Cryptococcal Meningitis

Shmuel Shoham, M.D.


  • Two main species complexes of Cryptococcus are important for human disease.
    • Cryptococcus neoformans
      • This is the predominant pathogen (~80% of human cryptococcosis cases) and is the most common cause of non-viral meningitis in people.
      • Worldwide distribution. Particularly prevalent in soil contaminated by guano.
      • Nomenclature is in flux, with some arguing for two species (C. neoformans and C. deneoformans) while others arguing for a more comprehensive term, C. neoformans complex.
    • Cryptococcus gattii:
      • Responsible for approximately 20% of human cases of cryptococcosis.
      • Understanding of distribution is evolving but predominantly seen in tropical and subtropical climates (e.g., Australia, Oceania and parts of Africa, Asia, Europe and the Americas).
      • In North America, it has been associated with outbreaks in the Pacific Northwest (Vancouver Island, Washington, Oregon).
      • Nomenclature in flux, with some arguing for 5 species (C. gattii, C deuterogattii, C. bacillisporus, C. tetragattii and C. decagattii) while others for a comprehensive C. gattii complex.
      • Unlike C. neoformans, it is more commonly seen in healthy hosts.
      • Association with anti-GM-CSF autoantibodies as a risk factor for C. gattii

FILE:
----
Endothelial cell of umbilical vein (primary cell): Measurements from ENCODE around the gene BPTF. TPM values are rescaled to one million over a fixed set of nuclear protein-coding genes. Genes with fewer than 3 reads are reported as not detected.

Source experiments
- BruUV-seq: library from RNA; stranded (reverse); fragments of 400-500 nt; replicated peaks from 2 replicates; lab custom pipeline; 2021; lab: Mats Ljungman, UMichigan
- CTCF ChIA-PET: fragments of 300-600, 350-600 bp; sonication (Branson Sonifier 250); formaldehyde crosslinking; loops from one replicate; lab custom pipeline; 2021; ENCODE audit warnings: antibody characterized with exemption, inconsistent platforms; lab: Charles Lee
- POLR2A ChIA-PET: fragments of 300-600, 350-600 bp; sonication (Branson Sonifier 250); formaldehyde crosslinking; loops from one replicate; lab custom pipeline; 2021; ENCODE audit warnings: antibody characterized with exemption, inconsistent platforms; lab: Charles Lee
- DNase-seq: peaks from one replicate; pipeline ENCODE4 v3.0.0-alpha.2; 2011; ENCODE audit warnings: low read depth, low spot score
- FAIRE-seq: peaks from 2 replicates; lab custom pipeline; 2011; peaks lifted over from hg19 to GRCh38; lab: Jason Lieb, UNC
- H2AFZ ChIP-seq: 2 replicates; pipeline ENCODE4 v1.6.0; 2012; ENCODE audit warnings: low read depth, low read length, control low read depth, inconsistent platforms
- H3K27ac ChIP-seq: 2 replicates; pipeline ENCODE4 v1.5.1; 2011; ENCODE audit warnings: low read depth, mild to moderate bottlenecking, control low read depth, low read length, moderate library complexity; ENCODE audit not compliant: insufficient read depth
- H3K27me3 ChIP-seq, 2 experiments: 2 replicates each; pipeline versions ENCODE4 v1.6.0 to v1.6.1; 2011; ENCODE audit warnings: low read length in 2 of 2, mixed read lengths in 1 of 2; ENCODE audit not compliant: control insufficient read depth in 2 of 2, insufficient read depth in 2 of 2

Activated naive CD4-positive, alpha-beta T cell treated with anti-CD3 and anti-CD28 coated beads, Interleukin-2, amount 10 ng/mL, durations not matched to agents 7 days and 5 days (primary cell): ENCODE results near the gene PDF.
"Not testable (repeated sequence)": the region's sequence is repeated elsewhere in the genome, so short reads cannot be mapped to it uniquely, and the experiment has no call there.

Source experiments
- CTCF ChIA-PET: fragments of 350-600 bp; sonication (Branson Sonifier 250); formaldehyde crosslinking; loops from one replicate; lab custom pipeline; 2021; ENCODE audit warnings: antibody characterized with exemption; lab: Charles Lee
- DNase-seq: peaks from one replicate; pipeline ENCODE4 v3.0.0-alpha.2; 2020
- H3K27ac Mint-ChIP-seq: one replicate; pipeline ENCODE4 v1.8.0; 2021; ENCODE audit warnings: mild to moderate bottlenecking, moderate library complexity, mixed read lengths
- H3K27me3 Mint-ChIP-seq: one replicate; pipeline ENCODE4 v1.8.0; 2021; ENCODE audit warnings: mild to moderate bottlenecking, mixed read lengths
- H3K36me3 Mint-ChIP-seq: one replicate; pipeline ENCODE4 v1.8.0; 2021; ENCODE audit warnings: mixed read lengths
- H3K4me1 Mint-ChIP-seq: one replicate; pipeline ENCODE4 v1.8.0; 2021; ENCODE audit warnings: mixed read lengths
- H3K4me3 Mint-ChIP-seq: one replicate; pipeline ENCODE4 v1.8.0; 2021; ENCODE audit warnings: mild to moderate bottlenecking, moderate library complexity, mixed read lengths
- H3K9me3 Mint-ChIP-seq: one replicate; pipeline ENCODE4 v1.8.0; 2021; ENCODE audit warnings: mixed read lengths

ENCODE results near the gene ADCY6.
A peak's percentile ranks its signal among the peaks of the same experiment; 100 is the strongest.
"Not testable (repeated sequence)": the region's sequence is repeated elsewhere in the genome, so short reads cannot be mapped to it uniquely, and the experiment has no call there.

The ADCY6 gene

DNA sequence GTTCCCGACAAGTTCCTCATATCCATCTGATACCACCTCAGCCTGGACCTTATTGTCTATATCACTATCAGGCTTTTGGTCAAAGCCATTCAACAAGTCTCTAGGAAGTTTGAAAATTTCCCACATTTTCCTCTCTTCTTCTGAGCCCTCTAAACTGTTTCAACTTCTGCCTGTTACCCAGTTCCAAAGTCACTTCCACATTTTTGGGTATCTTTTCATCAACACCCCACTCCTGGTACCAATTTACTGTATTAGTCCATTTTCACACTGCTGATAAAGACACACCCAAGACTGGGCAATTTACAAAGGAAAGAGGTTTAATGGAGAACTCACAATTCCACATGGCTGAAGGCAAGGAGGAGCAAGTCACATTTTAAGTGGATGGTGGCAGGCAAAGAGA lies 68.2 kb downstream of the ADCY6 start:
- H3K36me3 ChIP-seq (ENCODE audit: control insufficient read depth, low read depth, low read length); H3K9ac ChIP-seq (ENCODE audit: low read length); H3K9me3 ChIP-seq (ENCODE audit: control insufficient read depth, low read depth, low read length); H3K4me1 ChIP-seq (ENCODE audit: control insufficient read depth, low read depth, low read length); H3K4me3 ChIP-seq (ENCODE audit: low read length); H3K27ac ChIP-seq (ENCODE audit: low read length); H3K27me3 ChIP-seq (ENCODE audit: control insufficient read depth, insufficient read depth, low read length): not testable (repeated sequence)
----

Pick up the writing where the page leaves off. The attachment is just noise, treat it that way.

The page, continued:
• It has reduced sensitivity to fluconazole and appears to be more virulent.
  • Pathogenesis:
    • Acquisition of organism:
      • The most common form of exposure is via inhalation of the fungal spore into the airways.
      • Other forms of exposure are direct inoculation into the skin or transmission via organ transplant.
    • Cryptococcus has multiple virulence factors.
      • Foremost amongst those is the polysaccharide capsule that impairs the immune response to the fungus and contributes to CNS disuse manifestations.
    • An effective immune response is critical to protection from infection, but an over-exuberant response is also responsible for neurological symptoms in HIV and non-HIV patients.
    • The fate of infection:
      • Controlled via immune response and cleared--or remains in a chronic latent form (with the possibility of future reactivation).
      • Localized to the site of exposure (e.g., lung or skin).
      • It may disseminate to various other sites, including CNS (virtually any organ can be involved, but most common also include the bloodstream, skin, reticuloendothelial system, and prostate).

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Last updated: September 10, 2023